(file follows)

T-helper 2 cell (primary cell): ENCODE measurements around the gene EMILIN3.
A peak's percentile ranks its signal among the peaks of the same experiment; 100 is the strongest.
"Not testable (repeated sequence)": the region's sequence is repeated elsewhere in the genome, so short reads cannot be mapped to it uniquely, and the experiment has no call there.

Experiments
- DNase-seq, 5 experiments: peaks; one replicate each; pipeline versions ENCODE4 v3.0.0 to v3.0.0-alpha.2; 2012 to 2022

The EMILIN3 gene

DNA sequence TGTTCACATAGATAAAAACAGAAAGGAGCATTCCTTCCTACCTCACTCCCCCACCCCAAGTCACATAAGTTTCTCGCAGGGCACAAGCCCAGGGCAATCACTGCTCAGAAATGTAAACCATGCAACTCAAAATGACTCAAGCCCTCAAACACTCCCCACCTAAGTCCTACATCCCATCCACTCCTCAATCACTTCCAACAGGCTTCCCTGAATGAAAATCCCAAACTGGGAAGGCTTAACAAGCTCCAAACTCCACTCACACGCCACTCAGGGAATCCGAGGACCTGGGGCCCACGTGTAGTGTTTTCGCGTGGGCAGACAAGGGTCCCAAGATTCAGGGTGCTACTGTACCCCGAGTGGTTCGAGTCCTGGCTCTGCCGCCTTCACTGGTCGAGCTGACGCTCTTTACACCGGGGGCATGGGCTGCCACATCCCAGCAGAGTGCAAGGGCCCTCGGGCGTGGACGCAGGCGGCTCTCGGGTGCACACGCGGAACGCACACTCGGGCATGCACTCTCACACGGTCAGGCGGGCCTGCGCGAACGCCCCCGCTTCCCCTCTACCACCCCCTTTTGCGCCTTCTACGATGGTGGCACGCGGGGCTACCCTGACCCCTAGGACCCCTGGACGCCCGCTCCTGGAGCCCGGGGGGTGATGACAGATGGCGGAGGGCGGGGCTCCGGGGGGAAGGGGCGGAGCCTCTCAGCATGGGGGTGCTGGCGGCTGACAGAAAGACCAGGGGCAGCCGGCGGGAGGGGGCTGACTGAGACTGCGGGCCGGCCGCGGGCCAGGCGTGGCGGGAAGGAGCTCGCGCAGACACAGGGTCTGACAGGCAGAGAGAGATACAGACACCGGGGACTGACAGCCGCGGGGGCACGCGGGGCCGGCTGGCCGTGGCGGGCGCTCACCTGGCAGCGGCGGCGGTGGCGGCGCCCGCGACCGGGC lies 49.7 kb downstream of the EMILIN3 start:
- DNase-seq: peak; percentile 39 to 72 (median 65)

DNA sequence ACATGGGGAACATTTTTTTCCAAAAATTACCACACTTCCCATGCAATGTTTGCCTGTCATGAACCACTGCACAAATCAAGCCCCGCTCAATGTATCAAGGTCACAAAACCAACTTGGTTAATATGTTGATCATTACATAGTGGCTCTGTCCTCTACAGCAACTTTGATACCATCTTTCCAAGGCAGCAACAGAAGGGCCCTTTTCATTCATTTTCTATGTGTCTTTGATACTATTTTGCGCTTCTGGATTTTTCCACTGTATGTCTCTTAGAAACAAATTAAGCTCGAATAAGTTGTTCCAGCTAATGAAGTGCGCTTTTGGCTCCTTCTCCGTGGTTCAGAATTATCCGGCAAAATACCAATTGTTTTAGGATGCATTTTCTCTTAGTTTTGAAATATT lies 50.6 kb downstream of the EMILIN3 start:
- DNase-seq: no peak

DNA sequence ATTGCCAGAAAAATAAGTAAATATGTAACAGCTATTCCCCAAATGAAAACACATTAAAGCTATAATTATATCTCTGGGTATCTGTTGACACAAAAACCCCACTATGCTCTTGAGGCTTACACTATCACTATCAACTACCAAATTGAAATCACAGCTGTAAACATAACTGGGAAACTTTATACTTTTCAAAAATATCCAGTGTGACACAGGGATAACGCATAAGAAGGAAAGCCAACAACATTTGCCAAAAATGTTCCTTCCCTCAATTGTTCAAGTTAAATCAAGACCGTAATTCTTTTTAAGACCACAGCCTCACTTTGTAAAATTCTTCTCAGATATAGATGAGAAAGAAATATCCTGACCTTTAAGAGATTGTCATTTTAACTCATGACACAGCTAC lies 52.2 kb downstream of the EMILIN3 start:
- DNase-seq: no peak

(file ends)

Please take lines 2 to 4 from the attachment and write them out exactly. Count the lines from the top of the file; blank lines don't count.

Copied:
A peak's percentile ranks its signal among the peaks of the same experiment; 100 is the strongest.
"Not testable (repeated sequence)": the region's sequence is repeated elsewhere in the genome, so short reads cannot be mapped to it uniquely, and the experiment has no call there.

Experiments